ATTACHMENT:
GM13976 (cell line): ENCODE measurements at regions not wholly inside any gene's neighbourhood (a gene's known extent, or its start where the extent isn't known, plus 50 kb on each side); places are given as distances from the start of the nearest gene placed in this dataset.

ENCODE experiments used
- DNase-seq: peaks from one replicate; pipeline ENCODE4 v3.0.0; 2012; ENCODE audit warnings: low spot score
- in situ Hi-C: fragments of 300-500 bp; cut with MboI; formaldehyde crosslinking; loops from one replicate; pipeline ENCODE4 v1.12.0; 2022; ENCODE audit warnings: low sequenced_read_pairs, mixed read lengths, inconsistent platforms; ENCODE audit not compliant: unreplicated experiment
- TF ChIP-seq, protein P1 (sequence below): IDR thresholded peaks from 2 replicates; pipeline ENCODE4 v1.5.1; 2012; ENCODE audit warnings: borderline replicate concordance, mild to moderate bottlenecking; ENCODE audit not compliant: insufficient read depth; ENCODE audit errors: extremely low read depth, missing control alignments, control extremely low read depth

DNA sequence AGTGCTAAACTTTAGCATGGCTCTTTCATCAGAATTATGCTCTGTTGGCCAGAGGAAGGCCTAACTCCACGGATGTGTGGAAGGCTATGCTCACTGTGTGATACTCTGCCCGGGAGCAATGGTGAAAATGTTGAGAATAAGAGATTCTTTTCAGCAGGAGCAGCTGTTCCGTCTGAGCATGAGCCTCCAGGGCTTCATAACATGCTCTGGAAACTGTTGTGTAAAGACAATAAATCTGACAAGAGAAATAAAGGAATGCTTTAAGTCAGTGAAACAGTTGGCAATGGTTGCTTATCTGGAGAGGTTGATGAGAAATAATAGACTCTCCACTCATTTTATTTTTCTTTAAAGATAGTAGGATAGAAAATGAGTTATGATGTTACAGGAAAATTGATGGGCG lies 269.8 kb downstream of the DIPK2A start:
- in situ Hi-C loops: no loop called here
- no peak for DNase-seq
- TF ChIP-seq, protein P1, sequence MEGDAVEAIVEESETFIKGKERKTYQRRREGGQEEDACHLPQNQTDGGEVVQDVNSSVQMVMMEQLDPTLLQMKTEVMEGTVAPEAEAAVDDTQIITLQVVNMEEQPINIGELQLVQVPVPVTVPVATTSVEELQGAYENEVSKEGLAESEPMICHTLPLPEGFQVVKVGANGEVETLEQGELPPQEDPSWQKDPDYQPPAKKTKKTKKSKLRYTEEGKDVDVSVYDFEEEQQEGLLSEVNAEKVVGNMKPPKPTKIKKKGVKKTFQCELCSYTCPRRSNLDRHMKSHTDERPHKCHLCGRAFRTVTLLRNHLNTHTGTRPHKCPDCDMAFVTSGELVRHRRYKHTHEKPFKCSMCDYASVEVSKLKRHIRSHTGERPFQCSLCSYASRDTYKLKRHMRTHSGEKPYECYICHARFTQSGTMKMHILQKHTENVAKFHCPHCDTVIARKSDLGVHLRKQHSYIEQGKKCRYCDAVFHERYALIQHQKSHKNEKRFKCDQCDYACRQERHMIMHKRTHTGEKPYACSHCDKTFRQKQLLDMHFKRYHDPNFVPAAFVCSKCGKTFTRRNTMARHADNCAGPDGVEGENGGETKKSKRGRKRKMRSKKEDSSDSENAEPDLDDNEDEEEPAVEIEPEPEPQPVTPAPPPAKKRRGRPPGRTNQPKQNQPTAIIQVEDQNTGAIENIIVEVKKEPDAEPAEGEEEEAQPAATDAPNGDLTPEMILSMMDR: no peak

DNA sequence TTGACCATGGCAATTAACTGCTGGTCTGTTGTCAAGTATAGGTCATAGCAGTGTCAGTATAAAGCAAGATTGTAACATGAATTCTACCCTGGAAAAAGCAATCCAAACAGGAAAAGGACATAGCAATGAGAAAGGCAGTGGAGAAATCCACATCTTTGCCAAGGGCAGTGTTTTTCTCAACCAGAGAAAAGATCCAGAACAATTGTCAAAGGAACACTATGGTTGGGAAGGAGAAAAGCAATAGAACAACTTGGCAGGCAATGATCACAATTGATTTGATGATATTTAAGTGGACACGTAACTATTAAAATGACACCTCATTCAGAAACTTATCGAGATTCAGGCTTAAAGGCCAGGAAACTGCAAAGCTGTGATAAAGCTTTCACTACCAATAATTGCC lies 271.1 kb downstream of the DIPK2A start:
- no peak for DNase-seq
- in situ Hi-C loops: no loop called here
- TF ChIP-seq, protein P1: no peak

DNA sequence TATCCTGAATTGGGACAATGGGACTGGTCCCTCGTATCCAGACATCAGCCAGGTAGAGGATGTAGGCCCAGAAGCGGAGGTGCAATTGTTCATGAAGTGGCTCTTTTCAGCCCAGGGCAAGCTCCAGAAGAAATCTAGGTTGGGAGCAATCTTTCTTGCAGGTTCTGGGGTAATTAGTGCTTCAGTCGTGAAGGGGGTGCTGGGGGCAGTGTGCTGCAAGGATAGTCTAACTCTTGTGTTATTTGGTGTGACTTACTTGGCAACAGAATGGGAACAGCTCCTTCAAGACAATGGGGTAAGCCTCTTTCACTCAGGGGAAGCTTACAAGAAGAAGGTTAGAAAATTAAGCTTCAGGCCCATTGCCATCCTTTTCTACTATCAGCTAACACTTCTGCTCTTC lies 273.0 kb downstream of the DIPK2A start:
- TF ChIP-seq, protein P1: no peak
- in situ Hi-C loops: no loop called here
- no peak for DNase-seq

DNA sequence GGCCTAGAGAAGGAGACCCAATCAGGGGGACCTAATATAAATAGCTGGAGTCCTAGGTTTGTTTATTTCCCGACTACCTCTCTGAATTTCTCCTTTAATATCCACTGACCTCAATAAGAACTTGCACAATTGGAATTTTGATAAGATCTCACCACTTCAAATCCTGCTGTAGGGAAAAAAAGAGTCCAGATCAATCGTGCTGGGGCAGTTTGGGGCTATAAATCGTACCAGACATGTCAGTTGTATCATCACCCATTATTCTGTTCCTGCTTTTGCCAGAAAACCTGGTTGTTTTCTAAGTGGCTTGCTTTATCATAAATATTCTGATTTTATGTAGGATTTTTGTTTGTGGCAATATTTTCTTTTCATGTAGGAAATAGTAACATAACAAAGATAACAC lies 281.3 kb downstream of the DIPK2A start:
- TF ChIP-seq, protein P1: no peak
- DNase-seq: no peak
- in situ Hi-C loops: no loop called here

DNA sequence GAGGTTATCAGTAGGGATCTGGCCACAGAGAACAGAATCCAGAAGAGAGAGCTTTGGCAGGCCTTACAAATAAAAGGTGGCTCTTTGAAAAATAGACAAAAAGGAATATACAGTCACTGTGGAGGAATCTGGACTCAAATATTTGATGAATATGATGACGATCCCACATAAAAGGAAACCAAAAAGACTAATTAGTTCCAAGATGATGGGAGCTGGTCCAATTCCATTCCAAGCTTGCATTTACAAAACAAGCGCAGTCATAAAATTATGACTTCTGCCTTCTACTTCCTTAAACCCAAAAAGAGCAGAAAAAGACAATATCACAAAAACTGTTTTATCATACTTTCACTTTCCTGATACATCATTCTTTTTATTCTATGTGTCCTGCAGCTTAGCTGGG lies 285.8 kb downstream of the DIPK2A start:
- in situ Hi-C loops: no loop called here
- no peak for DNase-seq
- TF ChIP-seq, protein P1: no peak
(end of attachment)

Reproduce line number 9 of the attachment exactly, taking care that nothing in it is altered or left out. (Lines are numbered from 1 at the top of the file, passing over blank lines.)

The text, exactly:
- TF ChIP-seq, protein P1, sequence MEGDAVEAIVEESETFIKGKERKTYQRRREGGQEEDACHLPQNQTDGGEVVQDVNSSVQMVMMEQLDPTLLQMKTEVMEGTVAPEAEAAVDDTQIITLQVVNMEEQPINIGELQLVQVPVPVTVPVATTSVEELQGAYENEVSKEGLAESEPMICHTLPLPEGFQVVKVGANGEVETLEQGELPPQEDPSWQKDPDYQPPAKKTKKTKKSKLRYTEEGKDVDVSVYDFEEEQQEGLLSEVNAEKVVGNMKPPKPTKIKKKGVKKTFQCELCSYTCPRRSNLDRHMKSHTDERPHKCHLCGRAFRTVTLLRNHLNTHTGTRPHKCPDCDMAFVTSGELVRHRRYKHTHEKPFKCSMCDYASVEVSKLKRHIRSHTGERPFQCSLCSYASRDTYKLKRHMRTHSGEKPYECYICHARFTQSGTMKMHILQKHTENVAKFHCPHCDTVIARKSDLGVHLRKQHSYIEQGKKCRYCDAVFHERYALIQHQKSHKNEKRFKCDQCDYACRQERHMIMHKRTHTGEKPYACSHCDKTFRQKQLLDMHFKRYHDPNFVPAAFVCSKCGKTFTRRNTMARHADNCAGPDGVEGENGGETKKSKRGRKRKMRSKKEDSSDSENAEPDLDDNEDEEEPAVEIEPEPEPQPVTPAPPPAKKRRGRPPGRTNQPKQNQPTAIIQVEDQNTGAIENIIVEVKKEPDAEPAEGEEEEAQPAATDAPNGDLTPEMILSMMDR: no peak